Monday, September 20, 2010
We had quite the day of making around here yesterday, mostly to make sure nothing went to waste. We used everything but the squeal.
Cabbage pickle to use up the cabbage from green chorizo tacos last week
Babaganoush with the eggplant left over from last week's ratatouille
Tomato conserva with tomatoes that we'd forgotten about (oh and a few new ones, discounted for sauce making, from the market, of course)
Skordalia with the tomato left in the blender from the conserva
Chorizo scrambled eggs, with the last of last weeks' eggs, and the leftover chorizo.
And, focaccia, grilled fish, roasted radicchio, braised artichokes, hibiscus orange iced tea, fig tart, and overnight oatmeal.
I am tired, but looking forward to making pesto tonight with my super-discounted-basil-with-an-extra-bunch-thrown-in.
J, M, and I made up the fig tart recipe, and I made up the babaganoush and skordalia recipes as I went, but didn't write anything down. Of everything we made yesterday, the Conserva is by far the easiest, and I think the one thing that will really "last" through the winter: 2 jars went into the fridge (one for keeping, one for giving), and two jars in the freezer.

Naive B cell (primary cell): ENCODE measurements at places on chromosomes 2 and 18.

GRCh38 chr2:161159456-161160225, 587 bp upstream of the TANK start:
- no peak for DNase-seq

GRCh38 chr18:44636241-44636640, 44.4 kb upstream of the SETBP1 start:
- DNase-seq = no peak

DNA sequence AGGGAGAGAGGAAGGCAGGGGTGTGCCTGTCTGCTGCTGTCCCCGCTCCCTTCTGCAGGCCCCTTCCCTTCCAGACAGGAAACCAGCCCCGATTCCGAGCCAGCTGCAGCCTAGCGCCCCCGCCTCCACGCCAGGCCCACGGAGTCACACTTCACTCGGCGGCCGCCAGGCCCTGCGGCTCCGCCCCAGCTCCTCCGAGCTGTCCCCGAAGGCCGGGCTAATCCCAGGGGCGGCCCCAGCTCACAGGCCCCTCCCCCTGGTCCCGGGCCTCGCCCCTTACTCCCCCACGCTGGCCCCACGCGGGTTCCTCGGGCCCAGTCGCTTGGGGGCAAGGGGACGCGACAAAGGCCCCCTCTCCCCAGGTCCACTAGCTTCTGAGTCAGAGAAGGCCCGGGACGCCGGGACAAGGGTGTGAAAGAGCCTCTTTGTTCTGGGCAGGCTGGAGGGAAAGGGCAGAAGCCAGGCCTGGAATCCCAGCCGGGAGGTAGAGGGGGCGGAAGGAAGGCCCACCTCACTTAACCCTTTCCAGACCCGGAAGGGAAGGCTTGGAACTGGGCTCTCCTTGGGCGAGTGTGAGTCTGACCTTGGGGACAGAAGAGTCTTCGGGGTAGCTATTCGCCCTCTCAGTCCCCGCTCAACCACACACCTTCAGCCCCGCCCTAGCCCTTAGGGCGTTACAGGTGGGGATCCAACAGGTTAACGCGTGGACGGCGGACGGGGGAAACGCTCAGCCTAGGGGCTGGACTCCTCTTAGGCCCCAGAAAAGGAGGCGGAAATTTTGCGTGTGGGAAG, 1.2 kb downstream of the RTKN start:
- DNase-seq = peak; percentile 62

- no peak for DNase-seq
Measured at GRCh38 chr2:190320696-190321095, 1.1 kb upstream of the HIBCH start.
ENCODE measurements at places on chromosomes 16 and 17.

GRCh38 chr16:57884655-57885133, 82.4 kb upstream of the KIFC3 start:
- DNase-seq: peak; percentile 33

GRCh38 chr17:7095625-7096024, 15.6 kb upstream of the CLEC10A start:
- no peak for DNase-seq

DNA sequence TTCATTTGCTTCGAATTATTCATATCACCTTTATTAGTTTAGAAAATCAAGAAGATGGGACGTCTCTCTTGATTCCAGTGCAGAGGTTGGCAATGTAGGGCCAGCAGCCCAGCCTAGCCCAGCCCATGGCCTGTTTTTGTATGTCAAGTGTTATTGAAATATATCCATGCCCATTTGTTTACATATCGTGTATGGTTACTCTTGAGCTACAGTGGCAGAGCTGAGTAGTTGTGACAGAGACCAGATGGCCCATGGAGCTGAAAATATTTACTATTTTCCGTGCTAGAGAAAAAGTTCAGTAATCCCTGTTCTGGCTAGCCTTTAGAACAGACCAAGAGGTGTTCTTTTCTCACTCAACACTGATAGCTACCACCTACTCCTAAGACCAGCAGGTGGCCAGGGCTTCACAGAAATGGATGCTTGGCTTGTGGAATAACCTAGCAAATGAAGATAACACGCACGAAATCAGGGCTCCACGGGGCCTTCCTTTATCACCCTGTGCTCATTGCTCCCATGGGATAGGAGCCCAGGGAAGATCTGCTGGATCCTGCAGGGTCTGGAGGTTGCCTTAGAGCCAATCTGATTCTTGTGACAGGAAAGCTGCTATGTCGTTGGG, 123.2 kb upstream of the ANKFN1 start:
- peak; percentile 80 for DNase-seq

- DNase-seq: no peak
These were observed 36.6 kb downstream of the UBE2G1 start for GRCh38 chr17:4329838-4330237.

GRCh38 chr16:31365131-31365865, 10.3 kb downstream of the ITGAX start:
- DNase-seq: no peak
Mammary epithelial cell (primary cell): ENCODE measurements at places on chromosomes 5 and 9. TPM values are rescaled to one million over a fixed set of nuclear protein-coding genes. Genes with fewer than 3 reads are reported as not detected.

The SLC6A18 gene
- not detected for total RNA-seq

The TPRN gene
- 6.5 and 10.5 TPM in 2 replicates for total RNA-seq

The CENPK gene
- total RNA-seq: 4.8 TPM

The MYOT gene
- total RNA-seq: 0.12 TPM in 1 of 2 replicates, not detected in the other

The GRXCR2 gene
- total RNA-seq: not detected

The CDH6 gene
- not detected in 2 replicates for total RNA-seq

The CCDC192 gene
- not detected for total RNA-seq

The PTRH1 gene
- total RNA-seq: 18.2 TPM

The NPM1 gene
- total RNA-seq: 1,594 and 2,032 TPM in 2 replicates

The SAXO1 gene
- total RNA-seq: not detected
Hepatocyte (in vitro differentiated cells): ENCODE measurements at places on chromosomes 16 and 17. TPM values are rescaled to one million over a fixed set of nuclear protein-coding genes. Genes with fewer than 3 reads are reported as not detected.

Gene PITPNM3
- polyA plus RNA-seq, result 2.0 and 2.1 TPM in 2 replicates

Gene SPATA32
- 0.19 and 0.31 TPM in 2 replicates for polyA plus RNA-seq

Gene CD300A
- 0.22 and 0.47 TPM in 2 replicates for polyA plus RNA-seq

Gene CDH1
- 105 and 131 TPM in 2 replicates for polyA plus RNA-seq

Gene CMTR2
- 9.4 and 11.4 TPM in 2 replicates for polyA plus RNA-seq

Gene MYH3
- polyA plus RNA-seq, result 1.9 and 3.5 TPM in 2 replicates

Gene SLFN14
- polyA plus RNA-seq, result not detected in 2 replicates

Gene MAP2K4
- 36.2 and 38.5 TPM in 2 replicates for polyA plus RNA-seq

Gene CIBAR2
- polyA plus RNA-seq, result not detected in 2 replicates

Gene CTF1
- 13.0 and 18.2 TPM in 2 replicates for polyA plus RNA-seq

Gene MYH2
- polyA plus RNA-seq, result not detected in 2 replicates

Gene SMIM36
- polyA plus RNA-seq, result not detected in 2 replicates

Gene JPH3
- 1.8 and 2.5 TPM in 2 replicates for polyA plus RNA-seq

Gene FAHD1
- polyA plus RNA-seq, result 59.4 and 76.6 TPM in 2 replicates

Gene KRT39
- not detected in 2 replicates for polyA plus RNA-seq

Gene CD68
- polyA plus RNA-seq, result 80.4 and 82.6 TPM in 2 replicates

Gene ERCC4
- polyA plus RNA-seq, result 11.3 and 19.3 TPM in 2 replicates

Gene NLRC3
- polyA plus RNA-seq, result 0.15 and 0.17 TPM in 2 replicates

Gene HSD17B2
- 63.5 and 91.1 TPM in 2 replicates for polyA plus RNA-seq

This is halfway between tomato paste and tomato jam, and can be used in place of either. It is a great easy way to use up extra tomatoes that are going soft, and just a spoonful adds a really lush, deep flavor to tomato sauces all winter long.
4 lbs tomatoes
1/4 c olive oil
1 tbs salt
1 tsp brown sugar
Preheat oven to 350 degrees.
Line a 9x12 pan with foil
Core and then slice or roughly chop the tomatos; you should have enough to cover the pan in a single layer (you can double the recipe before you need to use an additional pan), pour olive oil on top and sprinkle with salt and sugar.
Put the pan in the oven and turn the oven down to the lowest setting. Cook for at least 4 hours and up to 16 hours.
Remove from oven and cool for 30 minutes. Strain the tomatoes for at least 30 minutes and up to 2 hours-- you don't want to press, just dump the ingredients of the pan into a colander set over a bowl.
Puree strained tomatoes. Add about 1/4 of the strained liquid. You want a really creamy, almost peanut-buttery consistency: add more of the liquid until you get there. I used about 3/4 of the retained liquid, but if you use all of it and need some more, add olive oil.
These proportions should yield 2 small jars of tomato bliss.